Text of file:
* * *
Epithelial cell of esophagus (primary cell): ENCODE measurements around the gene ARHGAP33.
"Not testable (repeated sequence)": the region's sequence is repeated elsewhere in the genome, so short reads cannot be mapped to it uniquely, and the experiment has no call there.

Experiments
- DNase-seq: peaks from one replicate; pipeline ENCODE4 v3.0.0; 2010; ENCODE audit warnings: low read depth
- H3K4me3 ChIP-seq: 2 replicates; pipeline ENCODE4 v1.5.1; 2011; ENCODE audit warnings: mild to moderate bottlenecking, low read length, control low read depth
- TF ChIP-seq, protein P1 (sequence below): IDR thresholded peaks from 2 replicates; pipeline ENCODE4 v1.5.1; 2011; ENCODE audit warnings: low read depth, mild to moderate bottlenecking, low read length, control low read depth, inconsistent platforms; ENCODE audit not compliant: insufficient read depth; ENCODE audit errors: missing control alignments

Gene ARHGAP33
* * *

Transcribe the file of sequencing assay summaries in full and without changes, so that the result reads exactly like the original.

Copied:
Epithelial cell of esophagus (primary cell): ENCODE measurements around the gene ARHGAP33.
"Not testable (repeated sequence)": the region's sequence is repeated elsewhere in the genome, so short reads cannot be mapped to it uniquely, and the experiment has no call there.

Experiments
- DNase-seq: peaks from one replicate; pipeline ENCODE4 v3.0.0; 2010; ENCODE audit warnings: low read depth
- H3K4me3 ChIP-seq: 2 replicates; pipeline ENCODE4 v1.5.1; 2011; ENCODE audit warnings: mild to moderate bottlenecking, low read length, control low read depth
- TF ChIP-seq, protein P1 (sequence below): IDR thresholded peaks from 2 replicates; pipeline ENCODE4 v1.5.1; 2011; ENCODE audit warnings: low read depth, mild to moderate bottlenecking, low read length, control low read depth, inconsistent platforms; ENCODE audit not compliant: insufficient read depth; ENCODE audit errors: missing control alignments

Gene ARHGAP33